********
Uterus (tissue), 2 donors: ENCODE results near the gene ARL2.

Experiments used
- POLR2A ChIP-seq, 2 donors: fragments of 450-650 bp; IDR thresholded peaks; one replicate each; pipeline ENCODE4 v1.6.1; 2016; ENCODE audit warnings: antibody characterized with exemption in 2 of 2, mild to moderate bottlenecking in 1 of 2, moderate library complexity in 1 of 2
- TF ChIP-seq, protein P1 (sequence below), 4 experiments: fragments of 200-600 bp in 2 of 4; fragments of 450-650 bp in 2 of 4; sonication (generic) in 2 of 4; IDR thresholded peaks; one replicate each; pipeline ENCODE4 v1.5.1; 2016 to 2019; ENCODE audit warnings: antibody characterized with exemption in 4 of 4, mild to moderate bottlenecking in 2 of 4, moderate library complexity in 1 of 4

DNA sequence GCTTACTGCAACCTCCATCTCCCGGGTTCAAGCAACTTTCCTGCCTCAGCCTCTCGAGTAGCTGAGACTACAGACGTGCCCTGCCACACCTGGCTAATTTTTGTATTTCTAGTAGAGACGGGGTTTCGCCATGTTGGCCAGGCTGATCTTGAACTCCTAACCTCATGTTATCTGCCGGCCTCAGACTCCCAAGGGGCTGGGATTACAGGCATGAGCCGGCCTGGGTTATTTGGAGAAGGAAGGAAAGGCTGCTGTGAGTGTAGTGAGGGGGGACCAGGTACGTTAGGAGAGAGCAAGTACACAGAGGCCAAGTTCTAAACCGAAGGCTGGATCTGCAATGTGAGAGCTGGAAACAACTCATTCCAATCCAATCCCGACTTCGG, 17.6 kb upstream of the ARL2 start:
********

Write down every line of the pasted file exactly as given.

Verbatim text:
Uterus (tissue), 2 donors: ENCODE results near the gene ARL2.

Experiments used
- POLR2A ChIP-seq, 2 donors: fragments of 450-650 bp; IDR thresholded peaks; one replicate each; pipeline ENCODE4 v1.6.1; 2016; ENCODE audit warnings: antibody characterized with exemption in 2 of 2, mild to moderate bottlenecking in 1 of 2, moderate library complexity in 1 of 2
- TF ChIP-seq, protein P1 (sequence below), 4 experiments: fragments of 200-600 bp in 2 of 4; fragments of 450-650 bp in 2 of 4; sonication (generic) in 2 of 4; IDR thresholded peaks; one replicate each; pipeline ENCODE4 v1.5.1; 2016 to 2019; ENCODE audit warnings: antibody characterized with exemption in 4 of 4, mild to moderate bottlenecking in 2 of 4, moderate library complexity in 1 of 4

DNA sequence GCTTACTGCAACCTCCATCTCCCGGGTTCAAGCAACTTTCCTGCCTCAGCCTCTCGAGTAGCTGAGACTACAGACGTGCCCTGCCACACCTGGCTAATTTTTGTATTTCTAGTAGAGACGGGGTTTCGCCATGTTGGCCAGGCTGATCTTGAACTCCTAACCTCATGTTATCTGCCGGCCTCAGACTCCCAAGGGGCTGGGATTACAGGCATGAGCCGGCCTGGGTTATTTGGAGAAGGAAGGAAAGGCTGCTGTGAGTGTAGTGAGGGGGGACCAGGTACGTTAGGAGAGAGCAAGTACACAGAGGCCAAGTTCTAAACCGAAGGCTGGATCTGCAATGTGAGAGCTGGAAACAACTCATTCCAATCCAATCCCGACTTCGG, 17.6 kb upstream of the ARL2 start: